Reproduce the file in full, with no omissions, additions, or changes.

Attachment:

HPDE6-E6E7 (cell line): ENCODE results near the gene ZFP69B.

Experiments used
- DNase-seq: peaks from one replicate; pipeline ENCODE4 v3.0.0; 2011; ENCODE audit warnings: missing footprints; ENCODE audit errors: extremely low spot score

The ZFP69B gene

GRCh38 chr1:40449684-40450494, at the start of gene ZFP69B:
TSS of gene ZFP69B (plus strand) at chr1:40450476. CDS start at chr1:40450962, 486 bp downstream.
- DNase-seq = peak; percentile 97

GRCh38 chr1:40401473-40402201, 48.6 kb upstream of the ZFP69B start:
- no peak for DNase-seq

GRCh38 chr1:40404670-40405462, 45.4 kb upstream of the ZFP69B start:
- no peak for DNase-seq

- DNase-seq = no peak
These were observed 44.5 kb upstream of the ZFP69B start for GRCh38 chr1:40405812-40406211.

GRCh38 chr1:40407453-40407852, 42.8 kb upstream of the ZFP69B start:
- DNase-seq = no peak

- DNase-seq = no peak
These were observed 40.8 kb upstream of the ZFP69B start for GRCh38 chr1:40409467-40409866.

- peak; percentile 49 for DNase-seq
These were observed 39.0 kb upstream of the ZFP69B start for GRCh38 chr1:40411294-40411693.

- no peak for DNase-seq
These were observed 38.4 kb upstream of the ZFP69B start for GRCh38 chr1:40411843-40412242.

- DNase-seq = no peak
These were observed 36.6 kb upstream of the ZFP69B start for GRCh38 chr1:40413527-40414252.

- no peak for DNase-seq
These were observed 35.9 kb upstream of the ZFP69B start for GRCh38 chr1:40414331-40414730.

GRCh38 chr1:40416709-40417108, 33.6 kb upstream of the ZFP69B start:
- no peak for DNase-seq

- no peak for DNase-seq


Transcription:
HPDE6-E6E7 (cell line): ENCODE results near the gene ZFP69B.

Experiments used
- DNase-seq: peaks from one replicate; pipeline ENCODE4 v3.0.0; 2011; ENCODE audit warnings: missing footprints; ENCODE audit errors: extremely low spot score

The ZFP69B gene

GRCh38 chr1:40449684-40450494, at the start of gene ZFP69B:
TSS of gene ZFP69B (plus strand) at chr1:40450476. CDS start at chr1:40450962, 486 bp downstream.
- DNase-seq = peak; percentile 97

GRCh38 chr1:40401473-40402201, 48.6 kb upstream of the ZFP69B start:
- no peak for DNase-seq

GRCh38 chr1:40404670-40405462, 45.4 kb upstream of the ZFP69B start:
- no peak for DNase-seq

- DNase-seq = no peak
These were observed 44.5 kb upstream of the ZFP69B start for GRCh38 chr1:40405812-40406211.

GRCh38 chr1:40407453-40407852, 42.8 kb upstream of the ZFP69B start:
- DNase-seq = no peak

- DNase-seq = no peak
These were observed 40.8 kb upstream of the ZFP69B start for GRCh38 chr1:40409467-40409866.

- peak; percentile 49 for DNase-seq
These were observed 39.0 kb upstream of the ZFP69B start for GRCh38 chr1:40411294-40411693.

- no peak for DNase-seq
These were observed 38.4 kb upstream of the ZFP69B start for GRCh38 chr1:40411843-40412242.

- DNase-seq = no peak
These were observed 36.6 kb upstream of the ZFP69B start for GRCh38 chr1:40413527-40414252.

- no peak for DNase-seq
These were observed 35.9 kb upstream of the ZFP69B start for GRCh38 chr1:40414331-40414730.

GRCh38 chr1:40416709-40417108, 33.6 kb upstream of the ZFP69B start:
- no peak for DNase-seq

- no peak for DNase-seq